Which Joe gave his name to ‘sloppy joes’? We look at five interesting sandwiches and their lexical origins.
A climbing plant that has greenish-white flowers, red berries, and springlike tendrils. Native to Eurasia, it is the only British member of the gourd family.
- ‘The author suggests that the mandrake tradition may have originated in Persia, and other plants may have been previously similarly used in Northern Europe (e.g. bryony, Bryonia dioica) and in China (ginseng, Panax ginseng).’
- ‘The two listed active ingredients, white bryony (a type of vine) and potassium dichromate, are diluted to .000001 PPM and 1 PPM respectively.’
- ‘This suggests that Gerarde did not distinguish clearly between red-berried, tendril-lacking Tamus communis L. and the red-berried, tendril-bearing Bryonia cretica L., which is also now known as the white bryony.’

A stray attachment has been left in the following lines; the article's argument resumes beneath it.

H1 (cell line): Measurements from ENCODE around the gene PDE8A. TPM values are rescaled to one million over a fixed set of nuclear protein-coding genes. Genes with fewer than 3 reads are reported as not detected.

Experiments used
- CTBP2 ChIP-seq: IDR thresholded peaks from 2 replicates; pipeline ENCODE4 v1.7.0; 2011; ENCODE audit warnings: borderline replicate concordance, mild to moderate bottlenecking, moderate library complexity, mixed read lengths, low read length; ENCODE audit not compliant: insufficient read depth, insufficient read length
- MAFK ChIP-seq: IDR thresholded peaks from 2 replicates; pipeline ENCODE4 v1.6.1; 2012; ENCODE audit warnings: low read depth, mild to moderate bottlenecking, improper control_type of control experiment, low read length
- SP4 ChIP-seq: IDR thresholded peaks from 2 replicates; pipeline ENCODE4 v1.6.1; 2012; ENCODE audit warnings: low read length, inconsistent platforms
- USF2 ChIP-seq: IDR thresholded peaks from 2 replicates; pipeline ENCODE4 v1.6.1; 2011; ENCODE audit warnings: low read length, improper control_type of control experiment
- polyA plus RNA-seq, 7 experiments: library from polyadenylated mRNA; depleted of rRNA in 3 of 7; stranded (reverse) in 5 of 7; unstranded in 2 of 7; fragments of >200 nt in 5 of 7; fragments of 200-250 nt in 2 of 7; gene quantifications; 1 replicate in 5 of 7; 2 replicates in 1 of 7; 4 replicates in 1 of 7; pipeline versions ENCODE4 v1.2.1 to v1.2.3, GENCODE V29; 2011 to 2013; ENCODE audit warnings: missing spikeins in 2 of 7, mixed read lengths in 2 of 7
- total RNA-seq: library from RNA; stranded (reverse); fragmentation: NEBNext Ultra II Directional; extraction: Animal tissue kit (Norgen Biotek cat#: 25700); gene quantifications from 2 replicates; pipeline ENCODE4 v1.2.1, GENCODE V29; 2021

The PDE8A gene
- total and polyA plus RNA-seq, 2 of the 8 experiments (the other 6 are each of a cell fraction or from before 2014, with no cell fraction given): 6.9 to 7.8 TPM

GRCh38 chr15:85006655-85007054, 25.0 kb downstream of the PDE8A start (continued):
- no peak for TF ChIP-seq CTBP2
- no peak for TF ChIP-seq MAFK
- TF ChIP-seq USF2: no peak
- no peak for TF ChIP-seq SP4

- ‘The only member of the cucumber or melon family to grow wild in Britain, white bryony is not related to black bryony.’
- ‘The white bryony flowers are very small and have green veins.’
Old English, via Latin from Greek bruōnia.
We take a look at several popular, though confusing, punctuation marks.
From Afghanistan to Zimbabwe, discover surprising and intriguing language facts from around the globe.
The definitions of ‘buddy’ and ‘bro’ in the OED have recently been revised. We explore their history and increase in popularity.